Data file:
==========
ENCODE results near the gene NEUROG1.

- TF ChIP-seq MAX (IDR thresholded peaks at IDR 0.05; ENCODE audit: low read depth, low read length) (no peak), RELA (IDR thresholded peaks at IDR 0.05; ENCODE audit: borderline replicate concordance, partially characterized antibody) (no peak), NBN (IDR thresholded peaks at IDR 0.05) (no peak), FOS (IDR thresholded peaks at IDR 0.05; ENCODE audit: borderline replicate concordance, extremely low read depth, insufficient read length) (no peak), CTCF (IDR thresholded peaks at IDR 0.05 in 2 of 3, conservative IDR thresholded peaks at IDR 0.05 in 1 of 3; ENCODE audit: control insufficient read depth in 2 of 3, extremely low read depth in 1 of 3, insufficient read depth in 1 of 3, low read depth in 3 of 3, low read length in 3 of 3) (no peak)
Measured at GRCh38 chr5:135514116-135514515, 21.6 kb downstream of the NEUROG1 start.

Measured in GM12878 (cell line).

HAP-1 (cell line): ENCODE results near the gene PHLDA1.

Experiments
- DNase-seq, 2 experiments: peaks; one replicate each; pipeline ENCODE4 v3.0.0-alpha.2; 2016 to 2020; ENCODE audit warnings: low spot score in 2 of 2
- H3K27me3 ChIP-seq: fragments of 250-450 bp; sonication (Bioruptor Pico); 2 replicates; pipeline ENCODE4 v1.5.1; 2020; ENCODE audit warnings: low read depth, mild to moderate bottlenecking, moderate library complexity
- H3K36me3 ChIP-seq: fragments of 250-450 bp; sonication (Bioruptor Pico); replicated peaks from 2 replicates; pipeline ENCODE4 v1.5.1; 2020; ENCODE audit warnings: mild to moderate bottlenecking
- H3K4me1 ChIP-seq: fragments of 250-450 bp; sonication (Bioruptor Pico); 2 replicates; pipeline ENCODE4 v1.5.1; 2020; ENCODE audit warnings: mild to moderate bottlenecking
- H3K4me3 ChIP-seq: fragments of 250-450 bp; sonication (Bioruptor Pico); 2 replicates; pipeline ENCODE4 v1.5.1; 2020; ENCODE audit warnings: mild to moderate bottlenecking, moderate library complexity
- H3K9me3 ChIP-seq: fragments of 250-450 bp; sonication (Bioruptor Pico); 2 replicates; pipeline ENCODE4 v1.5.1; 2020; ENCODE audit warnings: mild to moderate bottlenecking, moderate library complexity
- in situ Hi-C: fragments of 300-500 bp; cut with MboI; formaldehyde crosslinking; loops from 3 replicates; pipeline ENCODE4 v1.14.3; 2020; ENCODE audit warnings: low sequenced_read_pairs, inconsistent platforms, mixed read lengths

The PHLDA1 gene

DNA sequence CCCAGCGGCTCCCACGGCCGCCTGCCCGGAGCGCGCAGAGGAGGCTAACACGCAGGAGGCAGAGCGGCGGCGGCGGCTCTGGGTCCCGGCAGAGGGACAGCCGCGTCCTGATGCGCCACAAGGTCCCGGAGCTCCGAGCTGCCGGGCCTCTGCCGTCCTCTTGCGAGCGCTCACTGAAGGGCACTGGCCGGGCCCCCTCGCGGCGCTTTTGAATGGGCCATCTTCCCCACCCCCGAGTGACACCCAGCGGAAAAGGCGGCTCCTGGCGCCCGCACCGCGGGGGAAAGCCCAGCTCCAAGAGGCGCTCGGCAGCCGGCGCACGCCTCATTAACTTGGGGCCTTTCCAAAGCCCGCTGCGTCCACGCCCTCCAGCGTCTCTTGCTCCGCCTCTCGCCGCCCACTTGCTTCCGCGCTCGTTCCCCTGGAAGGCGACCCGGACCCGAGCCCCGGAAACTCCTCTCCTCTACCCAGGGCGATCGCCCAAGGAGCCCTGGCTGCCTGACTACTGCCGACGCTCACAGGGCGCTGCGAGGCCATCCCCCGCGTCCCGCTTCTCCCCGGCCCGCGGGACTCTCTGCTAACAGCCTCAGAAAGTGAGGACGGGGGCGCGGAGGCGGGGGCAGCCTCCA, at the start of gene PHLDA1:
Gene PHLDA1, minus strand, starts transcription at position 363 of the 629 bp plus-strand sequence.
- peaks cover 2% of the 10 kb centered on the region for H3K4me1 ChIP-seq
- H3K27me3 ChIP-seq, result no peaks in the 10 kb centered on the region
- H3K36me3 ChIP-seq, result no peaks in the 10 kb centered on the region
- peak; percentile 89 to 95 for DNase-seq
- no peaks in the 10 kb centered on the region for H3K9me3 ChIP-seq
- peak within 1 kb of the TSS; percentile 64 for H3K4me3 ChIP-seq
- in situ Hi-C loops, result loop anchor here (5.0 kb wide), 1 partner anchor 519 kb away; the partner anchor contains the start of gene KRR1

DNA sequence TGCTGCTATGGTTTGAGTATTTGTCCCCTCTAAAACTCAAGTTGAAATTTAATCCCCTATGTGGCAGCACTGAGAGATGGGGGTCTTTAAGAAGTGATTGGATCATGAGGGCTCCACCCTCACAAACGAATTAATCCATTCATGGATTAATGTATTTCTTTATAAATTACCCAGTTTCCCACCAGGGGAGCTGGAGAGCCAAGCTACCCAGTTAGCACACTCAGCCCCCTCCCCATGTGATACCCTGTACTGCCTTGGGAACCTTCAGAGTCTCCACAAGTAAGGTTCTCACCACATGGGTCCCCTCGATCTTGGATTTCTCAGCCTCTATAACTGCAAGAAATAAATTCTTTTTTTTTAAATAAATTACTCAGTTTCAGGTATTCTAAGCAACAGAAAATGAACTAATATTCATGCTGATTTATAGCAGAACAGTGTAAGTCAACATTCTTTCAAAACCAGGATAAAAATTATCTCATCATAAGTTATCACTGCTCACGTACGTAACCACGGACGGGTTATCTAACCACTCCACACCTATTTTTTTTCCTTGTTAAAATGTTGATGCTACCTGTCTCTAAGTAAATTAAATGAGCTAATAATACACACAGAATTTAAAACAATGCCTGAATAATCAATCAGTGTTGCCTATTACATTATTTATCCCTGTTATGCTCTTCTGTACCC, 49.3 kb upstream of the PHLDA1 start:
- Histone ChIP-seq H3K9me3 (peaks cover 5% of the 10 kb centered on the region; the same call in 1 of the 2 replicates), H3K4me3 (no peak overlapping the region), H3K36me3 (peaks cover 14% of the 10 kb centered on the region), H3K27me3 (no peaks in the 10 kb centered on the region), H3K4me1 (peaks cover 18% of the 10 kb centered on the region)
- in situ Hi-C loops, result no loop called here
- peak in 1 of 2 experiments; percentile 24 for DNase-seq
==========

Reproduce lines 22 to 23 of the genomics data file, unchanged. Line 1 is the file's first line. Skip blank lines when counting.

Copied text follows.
- peak within 1 kb of the TSS; percentile 64 for H3K4me3 ChIP-seq
- in situ Hi-C loops, result loop anchor here (5.0 kb wide), 1 partner anchor 519 kb away; the partner anchor contains the start of gene KRR1